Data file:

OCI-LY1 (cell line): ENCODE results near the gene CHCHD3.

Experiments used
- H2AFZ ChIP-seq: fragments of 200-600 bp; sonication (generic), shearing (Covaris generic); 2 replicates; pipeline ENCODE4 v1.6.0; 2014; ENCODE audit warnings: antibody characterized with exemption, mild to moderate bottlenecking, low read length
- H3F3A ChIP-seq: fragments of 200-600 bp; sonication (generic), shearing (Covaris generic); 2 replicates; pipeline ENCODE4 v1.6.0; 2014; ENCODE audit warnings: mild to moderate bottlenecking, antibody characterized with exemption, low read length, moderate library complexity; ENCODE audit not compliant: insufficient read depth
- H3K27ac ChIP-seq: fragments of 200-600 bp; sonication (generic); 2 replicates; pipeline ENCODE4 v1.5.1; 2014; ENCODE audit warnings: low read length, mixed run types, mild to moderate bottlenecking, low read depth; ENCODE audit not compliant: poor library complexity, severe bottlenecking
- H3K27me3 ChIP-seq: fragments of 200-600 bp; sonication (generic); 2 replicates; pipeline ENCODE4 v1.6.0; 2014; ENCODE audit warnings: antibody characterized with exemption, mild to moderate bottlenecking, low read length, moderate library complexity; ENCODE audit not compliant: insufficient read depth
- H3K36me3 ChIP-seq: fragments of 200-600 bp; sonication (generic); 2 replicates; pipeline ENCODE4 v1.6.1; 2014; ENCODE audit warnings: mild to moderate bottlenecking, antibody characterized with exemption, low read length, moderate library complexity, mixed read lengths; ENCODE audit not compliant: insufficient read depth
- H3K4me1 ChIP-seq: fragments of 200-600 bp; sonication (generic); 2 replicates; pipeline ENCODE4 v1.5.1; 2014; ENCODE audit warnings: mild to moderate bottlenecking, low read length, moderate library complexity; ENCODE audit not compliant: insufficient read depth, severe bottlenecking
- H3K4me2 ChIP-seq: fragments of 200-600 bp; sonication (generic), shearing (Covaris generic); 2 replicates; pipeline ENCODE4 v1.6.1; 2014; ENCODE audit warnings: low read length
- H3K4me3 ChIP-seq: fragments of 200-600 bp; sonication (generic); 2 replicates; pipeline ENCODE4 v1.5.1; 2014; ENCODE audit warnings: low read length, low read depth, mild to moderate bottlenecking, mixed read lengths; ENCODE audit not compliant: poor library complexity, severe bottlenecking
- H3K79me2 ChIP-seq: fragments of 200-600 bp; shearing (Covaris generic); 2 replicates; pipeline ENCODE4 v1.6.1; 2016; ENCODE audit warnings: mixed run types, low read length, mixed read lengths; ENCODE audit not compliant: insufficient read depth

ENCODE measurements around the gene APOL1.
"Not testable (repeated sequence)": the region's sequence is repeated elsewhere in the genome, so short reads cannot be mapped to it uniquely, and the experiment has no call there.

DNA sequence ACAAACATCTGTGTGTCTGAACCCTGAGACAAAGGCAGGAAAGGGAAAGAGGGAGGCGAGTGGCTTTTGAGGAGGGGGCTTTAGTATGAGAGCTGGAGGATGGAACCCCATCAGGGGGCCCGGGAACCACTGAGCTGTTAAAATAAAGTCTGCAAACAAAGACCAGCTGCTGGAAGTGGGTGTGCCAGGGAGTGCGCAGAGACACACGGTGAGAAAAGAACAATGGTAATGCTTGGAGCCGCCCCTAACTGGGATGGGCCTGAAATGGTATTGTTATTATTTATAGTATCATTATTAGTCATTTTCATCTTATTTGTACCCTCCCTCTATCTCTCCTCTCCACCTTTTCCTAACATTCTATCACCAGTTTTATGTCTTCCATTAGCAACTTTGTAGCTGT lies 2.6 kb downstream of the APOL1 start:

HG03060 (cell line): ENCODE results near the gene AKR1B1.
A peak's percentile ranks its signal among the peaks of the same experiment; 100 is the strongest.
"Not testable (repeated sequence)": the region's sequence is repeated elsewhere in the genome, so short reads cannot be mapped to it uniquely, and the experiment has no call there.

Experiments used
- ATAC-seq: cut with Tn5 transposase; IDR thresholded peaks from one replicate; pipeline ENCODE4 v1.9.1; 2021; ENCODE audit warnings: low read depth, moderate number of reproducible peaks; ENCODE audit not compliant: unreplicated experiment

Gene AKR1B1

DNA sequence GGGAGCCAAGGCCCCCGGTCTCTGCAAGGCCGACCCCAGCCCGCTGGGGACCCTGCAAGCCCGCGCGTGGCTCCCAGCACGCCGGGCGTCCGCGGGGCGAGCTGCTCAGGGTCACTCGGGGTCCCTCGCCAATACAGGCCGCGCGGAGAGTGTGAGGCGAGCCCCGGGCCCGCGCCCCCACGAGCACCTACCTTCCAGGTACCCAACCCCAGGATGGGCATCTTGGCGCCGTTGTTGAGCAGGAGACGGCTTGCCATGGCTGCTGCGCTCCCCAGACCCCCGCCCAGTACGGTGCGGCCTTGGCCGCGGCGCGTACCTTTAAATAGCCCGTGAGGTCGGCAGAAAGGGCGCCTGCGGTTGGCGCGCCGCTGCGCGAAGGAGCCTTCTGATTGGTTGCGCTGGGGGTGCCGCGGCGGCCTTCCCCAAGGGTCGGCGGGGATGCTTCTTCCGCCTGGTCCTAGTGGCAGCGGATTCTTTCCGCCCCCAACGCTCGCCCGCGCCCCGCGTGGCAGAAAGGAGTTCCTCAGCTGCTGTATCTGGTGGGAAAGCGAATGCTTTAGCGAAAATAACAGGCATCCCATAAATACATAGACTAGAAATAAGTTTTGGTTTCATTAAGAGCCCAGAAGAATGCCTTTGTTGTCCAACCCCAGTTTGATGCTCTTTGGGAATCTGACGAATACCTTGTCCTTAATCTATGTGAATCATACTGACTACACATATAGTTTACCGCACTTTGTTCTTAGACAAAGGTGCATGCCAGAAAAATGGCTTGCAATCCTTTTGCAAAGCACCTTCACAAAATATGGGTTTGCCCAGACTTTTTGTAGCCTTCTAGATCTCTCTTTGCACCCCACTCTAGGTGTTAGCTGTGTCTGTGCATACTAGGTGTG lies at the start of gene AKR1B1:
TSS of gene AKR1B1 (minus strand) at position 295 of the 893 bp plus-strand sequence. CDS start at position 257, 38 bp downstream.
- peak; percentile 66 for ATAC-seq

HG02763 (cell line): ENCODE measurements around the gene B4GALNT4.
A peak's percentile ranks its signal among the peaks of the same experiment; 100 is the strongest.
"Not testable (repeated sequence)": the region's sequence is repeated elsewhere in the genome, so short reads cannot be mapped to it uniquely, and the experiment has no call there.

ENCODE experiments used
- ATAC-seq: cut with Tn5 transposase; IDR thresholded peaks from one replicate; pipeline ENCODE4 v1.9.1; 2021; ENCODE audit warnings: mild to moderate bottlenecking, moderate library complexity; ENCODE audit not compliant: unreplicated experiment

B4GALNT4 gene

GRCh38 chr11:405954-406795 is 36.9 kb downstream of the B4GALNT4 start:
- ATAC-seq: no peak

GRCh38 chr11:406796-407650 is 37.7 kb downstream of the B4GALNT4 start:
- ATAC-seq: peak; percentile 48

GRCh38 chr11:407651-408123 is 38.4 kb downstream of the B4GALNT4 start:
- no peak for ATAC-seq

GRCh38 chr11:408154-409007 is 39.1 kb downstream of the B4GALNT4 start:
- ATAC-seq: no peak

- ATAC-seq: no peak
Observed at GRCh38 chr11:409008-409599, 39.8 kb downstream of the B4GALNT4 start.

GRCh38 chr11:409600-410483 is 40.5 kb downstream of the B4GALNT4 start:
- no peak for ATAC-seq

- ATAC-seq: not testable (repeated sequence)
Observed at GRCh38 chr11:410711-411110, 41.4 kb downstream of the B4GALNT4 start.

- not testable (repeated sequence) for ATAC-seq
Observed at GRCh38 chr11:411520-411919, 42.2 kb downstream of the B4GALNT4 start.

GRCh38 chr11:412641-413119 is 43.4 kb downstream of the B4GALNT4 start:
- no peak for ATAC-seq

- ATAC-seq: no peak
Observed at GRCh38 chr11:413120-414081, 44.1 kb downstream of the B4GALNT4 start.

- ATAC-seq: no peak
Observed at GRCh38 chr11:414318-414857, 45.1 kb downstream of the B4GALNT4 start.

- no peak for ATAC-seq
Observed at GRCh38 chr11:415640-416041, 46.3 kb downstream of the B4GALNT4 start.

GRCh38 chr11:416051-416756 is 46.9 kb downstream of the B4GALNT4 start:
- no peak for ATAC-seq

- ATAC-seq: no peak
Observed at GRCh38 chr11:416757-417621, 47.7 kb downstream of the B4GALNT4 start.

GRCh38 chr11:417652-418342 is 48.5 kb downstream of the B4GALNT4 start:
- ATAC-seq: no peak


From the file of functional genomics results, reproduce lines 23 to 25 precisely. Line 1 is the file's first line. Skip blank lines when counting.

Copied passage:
- peak; percentile 66 for ATAC-seq

HG02763 (cell line): ENCODE measurements around the gene B4GALNT4.
A peak's percentile ranks its signal among the peaks of the same experiment; 100 is the strongest.